22 Are there any laws or rules specifically relating to ground handling?

Rule 92 of the Aircraft Rules, 1937 provides that the licensee of an aerodrome shall, while providing ground handling service by itself, ensure a competitive environment by allowing the airline operator at the airport to engage, without any restriction, any ground handling service provider permitted by the central government to provide such service. This is subject to a proviso that such ground handling service provider should have security clearance.

The DGCA has issued AIC No. 03/2010 dated 2 June 2010 on the subject of 'Grant of permission for providing ground handling services at airports other than those belonging to the Airports Authority of India'. Clause 1.2 of this Circular provides that in accordance with the Airports Authority of India (General Management, Entry for Ground Handling Services) Regulations, 2000, an airline operator may carry out ground handling services at an airport either by itself or engage the services of any of the following, namely: (i) AAI; (ii) Air India or Indian Airlines; and (iii) any other agency licensed by the AAI. Other circulars/guidelines such as the BCAS Circular No. 4/2007 dated 19 February 2007 contain instructions on deployment of ground handling agencies at the airports.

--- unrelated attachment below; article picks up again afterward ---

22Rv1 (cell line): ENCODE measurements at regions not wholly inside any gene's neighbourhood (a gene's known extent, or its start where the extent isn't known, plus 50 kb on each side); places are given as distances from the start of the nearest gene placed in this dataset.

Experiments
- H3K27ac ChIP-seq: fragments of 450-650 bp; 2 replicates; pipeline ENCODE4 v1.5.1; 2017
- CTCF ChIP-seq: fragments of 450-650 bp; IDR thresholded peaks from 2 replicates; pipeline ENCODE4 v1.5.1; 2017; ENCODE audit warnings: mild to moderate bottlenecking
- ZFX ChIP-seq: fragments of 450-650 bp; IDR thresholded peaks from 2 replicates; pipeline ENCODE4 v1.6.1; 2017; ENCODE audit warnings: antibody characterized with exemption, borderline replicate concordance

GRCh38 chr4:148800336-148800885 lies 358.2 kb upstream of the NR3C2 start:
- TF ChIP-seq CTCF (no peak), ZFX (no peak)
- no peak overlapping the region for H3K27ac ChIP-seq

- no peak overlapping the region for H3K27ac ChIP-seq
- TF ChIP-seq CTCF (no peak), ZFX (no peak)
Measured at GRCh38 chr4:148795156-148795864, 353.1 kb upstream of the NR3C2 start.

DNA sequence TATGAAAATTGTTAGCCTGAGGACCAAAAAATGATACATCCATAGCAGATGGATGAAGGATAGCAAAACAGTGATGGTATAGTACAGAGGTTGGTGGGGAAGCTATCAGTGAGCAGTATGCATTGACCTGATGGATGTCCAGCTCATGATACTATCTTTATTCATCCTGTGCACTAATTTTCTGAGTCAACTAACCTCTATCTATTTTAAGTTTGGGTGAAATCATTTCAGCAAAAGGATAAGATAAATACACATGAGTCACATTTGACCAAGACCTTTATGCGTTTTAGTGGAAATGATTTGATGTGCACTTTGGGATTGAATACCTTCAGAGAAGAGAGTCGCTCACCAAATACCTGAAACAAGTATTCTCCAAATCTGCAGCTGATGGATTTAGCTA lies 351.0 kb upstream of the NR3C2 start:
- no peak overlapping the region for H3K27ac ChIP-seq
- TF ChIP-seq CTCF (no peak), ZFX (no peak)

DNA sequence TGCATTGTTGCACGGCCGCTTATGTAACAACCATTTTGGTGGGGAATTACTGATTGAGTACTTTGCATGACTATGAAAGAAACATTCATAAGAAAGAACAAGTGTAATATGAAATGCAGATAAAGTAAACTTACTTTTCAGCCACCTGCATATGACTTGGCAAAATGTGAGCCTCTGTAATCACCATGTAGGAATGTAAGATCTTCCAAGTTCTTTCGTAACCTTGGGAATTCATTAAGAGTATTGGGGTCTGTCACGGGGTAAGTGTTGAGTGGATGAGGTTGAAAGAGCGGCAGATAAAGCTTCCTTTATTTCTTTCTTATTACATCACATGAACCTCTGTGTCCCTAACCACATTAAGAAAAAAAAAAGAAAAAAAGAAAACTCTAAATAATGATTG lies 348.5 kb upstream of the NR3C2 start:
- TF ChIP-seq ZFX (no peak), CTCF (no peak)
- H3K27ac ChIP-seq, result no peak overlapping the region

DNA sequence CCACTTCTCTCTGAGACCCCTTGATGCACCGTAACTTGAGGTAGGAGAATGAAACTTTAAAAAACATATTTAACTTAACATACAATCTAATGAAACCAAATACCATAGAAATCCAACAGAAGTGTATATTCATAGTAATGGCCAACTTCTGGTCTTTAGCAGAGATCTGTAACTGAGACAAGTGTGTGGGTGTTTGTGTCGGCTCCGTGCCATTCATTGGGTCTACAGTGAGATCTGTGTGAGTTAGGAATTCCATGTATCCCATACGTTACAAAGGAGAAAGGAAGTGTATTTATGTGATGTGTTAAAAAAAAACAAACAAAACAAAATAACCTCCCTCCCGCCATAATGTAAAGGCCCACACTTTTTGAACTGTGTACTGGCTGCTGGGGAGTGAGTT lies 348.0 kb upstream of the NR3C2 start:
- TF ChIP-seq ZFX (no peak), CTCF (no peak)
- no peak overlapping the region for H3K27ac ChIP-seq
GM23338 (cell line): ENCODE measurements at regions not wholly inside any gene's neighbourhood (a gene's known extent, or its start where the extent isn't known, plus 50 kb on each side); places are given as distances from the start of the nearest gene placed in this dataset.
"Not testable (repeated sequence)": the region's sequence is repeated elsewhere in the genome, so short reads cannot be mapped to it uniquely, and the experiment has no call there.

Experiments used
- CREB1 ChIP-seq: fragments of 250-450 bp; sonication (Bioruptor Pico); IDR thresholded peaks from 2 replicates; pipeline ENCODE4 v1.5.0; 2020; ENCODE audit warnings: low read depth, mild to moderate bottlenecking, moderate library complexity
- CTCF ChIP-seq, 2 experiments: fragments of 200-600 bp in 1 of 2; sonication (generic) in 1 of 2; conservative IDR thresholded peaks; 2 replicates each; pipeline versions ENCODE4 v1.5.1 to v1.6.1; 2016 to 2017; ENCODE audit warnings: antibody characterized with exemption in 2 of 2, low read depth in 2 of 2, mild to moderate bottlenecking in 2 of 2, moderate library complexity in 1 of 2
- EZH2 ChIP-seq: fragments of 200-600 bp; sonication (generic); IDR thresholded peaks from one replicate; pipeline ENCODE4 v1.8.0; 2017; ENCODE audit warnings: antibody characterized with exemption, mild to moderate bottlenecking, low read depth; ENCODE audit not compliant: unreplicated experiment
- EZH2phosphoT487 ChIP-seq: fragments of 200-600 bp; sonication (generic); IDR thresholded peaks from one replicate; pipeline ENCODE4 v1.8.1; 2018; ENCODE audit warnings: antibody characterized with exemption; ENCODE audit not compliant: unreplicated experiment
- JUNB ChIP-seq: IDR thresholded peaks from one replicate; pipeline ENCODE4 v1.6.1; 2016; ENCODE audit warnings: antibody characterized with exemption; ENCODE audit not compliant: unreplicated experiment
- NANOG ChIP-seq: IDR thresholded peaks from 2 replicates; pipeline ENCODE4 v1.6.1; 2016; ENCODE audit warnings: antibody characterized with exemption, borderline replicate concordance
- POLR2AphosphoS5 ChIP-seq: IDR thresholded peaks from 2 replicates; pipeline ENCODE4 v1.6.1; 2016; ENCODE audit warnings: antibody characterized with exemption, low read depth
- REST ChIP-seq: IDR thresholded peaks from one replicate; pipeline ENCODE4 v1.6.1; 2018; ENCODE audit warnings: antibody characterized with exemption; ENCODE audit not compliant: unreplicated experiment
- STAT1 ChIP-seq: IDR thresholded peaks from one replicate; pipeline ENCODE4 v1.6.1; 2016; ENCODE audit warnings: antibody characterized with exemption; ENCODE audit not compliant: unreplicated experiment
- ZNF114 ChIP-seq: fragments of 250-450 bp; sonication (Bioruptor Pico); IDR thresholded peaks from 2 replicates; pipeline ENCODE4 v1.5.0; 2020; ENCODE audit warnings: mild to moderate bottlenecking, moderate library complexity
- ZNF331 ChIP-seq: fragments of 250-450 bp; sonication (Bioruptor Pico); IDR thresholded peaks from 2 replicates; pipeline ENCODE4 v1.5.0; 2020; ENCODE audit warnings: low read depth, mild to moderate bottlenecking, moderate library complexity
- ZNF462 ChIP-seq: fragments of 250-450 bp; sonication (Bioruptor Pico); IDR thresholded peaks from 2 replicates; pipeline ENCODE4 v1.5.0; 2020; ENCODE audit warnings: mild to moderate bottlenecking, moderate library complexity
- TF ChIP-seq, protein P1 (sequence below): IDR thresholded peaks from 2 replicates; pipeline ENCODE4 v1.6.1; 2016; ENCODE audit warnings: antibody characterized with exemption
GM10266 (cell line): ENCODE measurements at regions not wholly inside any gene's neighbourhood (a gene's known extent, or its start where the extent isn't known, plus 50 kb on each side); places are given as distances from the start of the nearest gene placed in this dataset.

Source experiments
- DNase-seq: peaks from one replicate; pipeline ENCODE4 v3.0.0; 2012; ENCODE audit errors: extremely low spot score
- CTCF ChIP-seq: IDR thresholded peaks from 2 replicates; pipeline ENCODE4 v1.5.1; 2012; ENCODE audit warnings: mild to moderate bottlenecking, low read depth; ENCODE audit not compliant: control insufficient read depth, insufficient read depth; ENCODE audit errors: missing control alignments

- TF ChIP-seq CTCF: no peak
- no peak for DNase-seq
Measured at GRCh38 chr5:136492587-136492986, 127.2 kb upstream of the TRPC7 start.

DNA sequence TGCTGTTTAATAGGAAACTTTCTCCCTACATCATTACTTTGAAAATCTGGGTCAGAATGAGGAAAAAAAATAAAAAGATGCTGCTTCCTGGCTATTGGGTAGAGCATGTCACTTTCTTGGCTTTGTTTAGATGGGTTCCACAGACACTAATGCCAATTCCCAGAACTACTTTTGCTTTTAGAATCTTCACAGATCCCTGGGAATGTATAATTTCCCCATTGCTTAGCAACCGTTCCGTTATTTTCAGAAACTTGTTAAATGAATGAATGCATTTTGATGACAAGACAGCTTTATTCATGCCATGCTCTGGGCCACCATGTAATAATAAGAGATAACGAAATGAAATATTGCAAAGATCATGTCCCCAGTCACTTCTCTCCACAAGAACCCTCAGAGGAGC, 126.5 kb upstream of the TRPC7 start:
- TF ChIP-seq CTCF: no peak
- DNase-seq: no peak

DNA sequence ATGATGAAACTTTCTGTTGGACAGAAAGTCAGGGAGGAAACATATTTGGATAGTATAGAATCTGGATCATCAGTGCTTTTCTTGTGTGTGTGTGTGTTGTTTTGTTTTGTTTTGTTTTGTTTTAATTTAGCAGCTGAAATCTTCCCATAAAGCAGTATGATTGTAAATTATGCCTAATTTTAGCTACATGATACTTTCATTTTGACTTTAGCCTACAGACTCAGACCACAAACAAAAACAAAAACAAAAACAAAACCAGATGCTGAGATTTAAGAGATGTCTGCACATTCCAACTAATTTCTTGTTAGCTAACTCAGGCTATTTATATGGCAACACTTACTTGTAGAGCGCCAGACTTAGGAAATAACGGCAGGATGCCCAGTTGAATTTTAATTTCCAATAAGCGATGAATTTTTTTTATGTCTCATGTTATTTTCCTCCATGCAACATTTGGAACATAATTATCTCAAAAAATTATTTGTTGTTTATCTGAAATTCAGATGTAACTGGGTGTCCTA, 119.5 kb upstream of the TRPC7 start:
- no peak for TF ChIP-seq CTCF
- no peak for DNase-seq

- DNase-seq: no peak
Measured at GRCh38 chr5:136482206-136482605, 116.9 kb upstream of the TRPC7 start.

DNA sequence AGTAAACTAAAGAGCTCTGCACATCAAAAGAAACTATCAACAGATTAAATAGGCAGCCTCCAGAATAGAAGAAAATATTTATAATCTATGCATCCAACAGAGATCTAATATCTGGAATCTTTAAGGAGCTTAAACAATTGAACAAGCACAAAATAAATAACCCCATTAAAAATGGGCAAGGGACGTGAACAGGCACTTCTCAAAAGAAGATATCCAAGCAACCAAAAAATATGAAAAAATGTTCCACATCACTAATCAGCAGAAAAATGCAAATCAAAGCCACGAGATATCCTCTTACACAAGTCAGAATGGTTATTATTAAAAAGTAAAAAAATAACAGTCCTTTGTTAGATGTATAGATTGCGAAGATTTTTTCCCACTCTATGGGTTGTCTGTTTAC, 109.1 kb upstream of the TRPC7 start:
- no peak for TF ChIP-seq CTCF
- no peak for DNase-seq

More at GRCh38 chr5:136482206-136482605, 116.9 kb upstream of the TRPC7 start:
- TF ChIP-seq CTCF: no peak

On 18 October 2007, the AAI in exercise of powers conferred by section 42 of the Airports Authority of India Act, 1994 formulated the Airports Authority of India (General Management, Entry for Ground Handling Services) Regulations, 2007. Regulation 1.3 thereof provides that these Regulations shall apply to all airports and civil enclaves managed by the AAI, provided that they shall not apply to defence installations or enclaves or enclosures at the airports.

Regulation 3 provides that:

[...] a carrier may carry out ground handling services at metropolitan airports, that is, the airports located at Delhi, Mumbai, Chennai, Kolkata, Bangalore and Hyderabad, by engaging the services of (i) AAI or its Joint Venture Company (ii) subsidiary companies of the national carrier ie, NACIL or its joint ventures specialised in ground handling services [...] (iii) any other ground handling service provider selected through competitive bidding [...]

These regulations were similar to DGCA Circular No. 7/2007 dated 28 September 2007 whose implementation date had been extended from time to time. The Ground Handling Regulations, 2007 supersede the Airports Authority of India (General Management, Entry for Ground Handling Services) Regulations, 2000.